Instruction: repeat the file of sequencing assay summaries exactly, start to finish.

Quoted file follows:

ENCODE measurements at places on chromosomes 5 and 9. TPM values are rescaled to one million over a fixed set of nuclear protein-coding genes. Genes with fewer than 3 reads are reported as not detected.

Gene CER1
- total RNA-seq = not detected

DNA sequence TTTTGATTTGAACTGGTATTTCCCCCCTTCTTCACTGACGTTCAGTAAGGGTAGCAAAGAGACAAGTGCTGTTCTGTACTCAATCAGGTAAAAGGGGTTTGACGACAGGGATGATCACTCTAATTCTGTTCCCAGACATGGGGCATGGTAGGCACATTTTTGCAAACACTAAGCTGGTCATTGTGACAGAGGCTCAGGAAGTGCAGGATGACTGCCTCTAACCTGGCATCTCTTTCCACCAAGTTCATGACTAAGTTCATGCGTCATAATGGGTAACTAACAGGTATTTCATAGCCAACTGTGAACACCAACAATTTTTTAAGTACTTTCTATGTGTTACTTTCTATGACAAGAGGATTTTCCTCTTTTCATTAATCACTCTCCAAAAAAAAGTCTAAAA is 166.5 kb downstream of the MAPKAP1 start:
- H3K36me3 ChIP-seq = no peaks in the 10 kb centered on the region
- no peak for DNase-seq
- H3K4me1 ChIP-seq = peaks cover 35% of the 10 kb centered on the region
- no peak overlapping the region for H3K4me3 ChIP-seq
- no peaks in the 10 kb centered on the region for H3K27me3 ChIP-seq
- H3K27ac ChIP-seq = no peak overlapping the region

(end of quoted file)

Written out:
ENCODE measurements at places on chromosomes 5 and 9. TPM values are rescaled to one million over a fixed set of nuclear protein-coding genes. Genes with fewer than 3 reads are reported as not detected.

Gene CER1
- total RNA-seq = not detected

DNA sequence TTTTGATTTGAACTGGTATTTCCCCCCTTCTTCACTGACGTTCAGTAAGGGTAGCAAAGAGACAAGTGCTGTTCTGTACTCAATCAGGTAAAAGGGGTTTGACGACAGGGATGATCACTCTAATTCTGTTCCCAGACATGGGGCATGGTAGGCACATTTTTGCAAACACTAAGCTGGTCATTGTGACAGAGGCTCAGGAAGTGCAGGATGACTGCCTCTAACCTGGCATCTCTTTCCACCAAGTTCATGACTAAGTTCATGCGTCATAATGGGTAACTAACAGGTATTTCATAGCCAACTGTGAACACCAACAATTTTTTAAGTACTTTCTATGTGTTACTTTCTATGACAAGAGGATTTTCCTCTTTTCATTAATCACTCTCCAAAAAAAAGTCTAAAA is 166.5 kb downstream of the MAPKAP1 start:
- H3K36me3 ChIP-seq = no peaks in the 10 kb centered on the region
- no peak for DNase-seq
- H3K4me1 ChIP-seq = peaks cover 35% of the 10 kb centered on the region
- no peak overlapping the region for H3K4me3 ChIP-seq
- no peaks in the 10 kb centered on the region for H3K27me3 ChIP-seq
- H3K27ac ChIP-seq = no peak overlapping the region